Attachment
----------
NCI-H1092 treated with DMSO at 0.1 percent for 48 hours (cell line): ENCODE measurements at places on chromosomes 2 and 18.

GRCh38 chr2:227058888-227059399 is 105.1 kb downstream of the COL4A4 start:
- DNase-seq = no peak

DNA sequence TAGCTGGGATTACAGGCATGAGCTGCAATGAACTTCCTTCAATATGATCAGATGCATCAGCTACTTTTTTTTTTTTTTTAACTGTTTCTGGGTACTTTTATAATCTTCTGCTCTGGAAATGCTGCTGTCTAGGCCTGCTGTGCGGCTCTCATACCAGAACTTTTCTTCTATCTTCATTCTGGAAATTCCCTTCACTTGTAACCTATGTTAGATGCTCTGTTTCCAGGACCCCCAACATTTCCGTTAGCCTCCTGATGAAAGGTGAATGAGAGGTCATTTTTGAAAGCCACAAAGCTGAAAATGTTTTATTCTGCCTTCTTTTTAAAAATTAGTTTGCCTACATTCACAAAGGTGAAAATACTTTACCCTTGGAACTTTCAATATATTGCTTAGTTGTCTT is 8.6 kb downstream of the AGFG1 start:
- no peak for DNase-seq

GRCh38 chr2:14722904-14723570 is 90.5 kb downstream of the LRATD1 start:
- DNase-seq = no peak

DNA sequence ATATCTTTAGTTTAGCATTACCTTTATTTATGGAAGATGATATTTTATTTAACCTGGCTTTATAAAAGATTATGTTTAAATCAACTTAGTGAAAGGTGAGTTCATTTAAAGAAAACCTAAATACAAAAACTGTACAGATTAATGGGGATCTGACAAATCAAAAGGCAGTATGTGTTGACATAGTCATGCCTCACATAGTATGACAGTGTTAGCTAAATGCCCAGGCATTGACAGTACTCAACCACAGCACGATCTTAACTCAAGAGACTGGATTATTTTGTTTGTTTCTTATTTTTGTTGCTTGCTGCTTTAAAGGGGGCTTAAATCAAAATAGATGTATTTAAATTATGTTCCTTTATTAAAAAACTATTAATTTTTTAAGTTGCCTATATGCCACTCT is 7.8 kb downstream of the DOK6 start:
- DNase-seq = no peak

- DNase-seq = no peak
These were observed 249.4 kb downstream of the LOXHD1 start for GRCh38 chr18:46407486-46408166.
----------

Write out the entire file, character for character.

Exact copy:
NCI-H1092 treated with DMSO at 0.1 percent for 48 hours (cell line): ENCODE measurements at places on chromosomes 2 and 18.

GRCh38 chr2:227058888-227059399 is 105.1 kb downstream of the COL4A4 start:
- DNase-seq = no peak

DNA sequence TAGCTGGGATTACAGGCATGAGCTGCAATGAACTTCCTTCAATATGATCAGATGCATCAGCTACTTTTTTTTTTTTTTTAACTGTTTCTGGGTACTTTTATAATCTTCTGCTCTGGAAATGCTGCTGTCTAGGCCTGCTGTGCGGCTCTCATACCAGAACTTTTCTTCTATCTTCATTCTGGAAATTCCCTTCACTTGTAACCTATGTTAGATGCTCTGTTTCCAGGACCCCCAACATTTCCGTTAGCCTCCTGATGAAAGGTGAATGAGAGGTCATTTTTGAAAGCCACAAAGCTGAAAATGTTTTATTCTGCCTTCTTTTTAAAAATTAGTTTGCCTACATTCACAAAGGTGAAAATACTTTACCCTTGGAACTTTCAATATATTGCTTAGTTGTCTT is 8.6 kb downstream of the AGFG1 start:
- no peak for DNase-seq

GRCh38 chr2:14722904-14723570 is 90.5 kb downstream of the LRATD1 start:
- DNase-seq = no peak

DNA sequence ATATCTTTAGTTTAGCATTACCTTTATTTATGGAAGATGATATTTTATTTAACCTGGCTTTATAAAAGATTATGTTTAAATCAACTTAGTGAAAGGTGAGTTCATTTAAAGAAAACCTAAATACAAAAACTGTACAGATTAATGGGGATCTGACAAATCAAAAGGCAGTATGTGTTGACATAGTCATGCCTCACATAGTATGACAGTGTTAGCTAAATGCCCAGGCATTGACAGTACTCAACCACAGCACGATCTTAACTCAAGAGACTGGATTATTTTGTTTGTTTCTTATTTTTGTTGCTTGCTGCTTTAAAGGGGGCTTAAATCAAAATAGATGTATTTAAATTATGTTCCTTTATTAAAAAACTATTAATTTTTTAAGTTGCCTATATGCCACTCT is 7.8 kb downstream of the DOK6 start:
- DNase-seq = no peak

- DNase-seq = no peak
These were observed 249.4 kb downstream of the LOXHD1 start for GRCh38 chr18:46407486-46408166.